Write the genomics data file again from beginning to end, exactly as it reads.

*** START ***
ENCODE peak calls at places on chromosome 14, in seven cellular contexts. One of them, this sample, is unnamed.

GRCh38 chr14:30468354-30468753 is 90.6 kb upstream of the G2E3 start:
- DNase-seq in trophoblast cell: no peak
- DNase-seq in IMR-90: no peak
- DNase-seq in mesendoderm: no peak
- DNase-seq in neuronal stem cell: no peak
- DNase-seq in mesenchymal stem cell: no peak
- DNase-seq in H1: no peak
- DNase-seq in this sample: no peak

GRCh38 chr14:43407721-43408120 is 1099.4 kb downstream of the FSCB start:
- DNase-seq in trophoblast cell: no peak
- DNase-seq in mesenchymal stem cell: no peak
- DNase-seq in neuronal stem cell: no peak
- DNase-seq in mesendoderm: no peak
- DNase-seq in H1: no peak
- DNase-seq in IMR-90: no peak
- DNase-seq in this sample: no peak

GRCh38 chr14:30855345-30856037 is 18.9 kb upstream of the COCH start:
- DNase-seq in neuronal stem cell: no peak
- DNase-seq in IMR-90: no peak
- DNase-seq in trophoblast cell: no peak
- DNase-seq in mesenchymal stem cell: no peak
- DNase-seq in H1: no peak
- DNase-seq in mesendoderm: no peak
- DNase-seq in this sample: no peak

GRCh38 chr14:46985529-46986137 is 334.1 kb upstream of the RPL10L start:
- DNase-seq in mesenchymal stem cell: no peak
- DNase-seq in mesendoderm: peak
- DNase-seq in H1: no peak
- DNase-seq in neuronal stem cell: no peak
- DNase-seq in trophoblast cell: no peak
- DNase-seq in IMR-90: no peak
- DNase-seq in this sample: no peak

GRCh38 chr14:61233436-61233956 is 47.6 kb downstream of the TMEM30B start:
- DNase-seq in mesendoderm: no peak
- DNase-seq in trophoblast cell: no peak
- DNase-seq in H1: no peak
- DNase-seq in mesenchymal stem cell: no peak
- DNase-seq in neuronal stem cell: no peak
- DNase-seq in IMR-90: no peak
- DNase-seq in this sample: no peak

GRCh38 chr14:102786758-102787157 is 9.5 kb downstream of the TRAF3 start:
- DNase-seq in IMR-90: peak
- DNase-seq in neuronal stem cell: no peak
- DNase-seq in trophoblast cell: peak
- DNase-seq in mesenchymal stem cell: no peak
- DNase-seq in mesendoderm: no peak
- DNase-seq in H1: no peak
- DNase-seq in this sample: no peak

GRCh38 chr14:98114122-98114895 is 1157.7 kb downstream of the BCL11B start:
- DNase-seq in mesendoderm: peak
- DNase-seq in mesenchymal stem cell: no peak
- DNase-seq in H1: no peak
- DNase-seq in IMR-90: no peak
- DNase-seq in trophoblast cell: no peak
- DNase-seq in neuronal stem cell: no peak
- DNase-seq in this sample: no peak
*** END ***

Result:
ENCODE peak calls at places on chromosome 14, in seven cellular contexts. One of them, this sample, is unnamed.

GRCh38 chr14:30468354-30468753 is 90.6 kb upstream of the G2E3 start:
- DNase-seq in trophoblast cell: no peak
- DNase-seq in IMR-90: no peak
- DNase-seq in mesendoderm: no peak
- DNase-seq in neuronal stem cell: no peak
- DNase-seq in mesenchymal stem cell: no peak
- DNase-seq in H1: no peak
- DNase-seq in this sample: no peak

GRCh38 chr14:43407721-43408120 is 1099.4 kb downstream of the FSCB start:
- DNase-seq in trophoblast cell: no peak
- DNase-seq in mesenchymal stem cell: no peak
- DNase-seq in neuronal stem cell: no peak
- DNase-seq in mesendoderm: no peak
- DNase-seq in H1: no peak
- DNase-seq in IMR-90: no peak
- DNase-seq in this sample: no peak

GRCh38 chr14:30855345-30856037 is 18.9 kb upstream of the COCH start:
- DNase-seq in neuronal stem cell: no peak
- DNase-seq in IMR-90: no peak
- DNase-seq in trophoblast cell: no peak
- DNase-seq in mesenchymal stem cell: no peak
- DNase-seq in H1: no peak
- DNase-seq in mesendoderm: no peak
- DNase-seq in this sample: no peak

GRCh38 chr14:46985529-46986137 is 334.1 kb upstream of the RPL10L start:
- DNase-seq in mesenchymal stem cell: no peak
- DNase-seq in mesendoderm: peak
- DNase-seq in H1: no peak
- DNase-seq in neuronal stem cell: no peak
- DNase-seq in trophoblast cell: no peak
- DNase-seq in IMR-90: no peak
- DNase-seq in this sample: no peak

GRCh38 chr14:61233436-61233956 is 47.6 kb downstream of the TMEM30B start:
- DNase-seq in mesendoderm: no peak
- DNase-seq in trophoblast cell: no peak
- DNase-seq in H1: no peak
- DNase-seq in mesenchymal stem cell: no peak
- DNase-seq in neuronal stem cell: no peak
- DNase-seq in IMR-90: no peak
- DNase-seq in this sample: no peak

GRCh38 chr14:102786758-102787157 is 9.5 kb downstream of the TRAF3 start:
- DNase-seq in IMR-90: peak
- DNase-seq in neuronal stem cell: no peak
- DNase-seq in trophoblast cell: peak
- DNase-seq in mesenchymal stem cell: no peak
- DNase-seq in mesendoderm: no peak
- DNase-seq in H1: no peak
- DNase-seq in this sample: no peak

GRCh38 chr14:98114122-98114895 is 1157.7 kb downstream of the BCL11B start:
- DNase-seq in mesendoderm: peak
- DNase-seq in mesenchymal stem cell: no peak
- DNase-seq in H1: no peak
- DNase-seq in IMR-90: no peak
- DNase-seq in trophoblast cell: no peak
- DNase-seq in neuronal stem cell: no peak
- DNase-seq in this sample: no peak